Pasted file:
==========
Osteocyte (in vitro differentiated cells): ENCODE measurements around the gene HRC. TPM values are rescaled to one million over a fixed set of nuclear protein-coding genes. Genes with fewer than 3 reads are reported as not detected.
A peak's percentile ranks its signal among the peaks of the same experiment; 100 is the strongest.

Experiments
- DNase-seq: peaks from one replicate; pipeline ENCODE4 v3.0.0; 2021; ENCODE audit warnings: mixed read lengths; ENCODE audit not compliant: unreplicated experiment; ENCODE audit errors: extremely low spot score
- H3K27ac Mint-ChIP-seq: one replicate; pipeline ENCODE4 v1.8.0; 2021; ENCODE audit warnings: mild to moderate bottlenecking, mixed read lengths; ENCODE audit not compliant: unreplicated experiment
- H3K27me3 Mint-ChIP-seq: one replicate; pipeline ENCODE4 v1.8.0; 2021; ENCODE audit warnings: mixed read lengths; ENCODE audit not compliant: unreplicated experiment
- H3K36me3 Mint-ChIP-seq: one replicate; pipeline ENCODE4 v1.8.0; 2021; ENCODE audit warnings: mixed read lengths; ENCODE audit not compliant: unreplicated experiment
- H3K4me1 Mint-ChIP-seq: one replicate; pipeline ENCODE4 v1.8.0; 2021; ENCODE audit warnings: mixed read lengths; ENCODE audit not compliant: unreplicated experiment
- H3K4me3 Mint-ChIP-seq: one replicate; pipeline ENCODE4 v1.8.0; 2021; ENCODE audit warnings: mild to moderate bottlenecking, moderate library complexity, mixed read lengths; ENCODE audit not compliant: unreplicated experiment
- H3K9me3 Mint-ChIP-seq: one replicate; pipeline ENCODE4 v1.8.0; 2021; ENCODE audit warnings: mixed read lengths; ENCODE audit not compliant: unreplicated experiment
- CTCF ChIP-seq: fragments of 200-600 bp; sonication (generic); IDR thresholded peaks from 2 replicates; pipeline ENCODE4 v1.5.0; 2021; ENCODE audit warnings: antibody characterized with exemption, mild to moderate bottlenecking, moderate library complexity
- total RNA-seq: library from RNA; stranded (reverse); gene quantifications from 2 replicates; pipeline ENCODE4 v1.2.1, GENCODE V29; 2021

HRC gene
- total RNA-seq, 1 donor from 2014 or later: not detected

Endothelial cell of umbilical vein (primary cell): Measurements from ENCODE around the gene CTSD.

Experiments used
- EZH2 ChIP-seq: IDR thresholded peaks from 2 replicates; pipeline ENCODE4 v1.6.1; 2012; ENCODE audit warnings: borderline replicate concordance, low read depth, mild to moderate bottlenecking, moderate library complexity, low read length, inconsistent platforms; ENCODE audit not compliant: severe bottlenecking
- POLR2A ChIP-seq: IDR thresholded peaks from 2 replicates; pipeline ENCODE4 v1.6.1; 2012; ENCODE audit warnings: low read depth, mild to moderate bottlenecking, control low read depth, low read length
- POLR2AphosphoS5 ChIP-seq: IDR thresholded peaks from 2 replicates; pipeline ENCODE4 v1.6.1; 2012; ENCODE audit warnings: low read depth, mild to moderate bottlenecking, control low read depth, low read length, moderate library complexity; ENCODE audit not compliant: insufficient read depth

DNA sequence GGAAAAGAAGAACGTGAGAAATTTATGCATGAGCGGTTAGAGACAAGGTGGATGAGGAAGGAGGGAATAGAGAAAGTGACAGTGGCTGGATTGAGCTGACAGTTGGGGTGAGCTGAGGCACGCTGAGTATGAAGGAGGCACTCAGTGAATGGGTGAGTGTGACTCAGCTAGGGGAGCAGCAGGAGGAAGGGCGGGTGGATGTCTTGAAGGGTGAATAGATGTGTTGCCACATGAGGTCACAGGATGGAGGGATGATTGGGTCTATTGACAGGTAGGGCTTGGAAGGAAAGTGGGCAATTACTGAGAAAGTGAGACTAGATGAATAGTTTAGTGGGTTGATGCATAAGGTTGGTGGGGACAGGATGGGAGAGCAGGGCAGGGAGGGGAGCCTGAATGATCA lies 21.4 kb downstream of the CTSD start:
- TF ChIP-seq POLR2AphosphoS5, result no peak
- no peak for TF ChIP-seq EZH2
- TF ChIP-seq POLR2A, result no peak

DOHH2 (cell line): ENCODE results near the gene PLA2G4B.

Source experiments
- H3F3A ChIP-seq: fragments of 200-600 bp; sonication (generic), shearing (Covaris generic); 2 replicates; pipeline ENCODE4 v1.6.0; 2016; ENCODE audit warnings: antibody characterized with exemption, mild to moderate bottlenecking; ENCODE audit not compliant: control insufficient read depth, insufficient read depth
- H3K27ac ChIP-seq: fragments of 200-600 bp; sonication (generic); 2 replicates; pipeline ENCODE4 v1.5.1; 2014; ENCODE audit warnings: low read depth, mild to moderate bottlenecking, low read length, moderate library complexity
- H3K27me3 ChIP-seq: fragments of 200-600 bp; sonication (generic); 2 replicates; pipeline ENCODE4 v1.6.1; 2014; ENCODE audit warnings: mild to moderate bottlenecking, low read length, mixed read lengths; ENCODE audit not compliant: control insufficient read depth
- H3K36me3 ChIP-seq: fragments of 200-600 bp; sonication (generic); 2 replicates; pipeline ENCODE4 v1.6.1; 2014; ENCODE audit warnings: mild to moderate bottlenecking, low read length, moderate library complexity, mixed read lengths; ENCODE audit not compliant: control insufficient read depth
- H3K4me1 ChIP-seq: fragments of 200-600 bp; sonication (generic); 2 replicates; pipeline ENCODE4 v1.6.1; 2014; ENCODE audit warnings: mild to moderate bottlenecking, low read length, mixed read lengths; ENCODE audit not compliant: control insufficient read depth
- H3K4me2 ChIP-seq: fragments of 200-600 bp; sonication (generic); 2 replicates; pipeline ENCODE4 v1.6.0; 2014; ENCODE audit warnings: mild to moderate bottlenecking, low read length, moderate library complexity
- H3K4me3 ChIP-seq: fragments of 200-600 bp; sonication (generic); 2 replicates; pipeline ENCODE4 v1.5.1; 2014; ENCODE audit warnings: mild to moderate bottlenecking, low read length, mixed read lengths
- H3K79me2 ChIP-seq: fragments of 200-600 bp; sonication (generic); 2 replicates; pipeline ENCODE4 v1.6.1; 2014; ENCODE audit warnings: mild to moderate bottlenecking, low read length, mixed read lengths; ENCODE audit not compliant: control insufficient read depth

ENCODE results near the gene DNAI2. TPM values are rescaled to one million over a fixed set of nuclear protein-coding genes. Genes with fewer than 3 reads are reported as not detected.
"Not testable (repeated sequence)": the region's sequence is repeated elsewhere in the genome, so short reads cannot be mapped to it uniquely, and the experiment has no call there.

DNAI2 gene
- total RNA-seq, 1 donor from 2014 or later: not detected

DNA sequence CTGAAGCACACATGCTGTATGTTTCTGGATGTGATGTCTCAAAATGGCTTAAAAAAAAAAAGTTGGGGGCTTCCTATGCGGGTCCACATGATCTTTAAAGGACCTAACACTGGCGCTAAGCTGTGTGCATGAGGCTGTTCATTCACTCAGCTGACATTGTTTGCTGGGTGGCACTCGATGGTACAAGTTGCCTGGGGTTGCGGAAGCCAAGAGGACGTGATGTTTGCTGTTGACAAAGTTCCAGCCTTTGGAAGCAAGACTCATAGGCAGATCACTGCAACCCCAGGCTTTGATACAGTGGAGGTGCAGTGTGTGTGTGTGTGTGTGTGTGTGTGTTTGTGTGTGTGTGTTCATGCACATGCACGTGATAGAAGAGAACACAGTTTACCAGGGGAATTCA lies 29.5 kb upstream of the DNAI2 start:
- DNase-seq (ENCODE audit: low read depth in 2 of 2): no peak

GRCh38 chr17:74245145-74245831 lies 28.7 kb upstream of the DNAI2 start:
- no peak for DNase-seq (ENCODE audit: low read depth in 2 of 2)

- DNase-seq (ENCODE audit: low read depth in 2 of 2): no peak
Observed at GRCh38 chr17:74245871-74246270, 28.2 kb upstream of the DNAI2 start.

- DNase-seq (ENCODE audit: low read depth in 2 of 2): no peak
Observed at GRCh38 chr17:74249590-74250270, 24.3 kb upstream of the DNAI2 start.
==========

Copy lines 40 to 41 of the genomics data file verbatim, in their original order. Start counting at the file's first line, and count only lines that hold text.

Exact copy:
GRCh38 chr17:74245145-74245831 lies 28.7 kb upstream of the DNAI2 start:
- no peak for DNase-seq (ENCODE audit: low read depth in 2 of 2)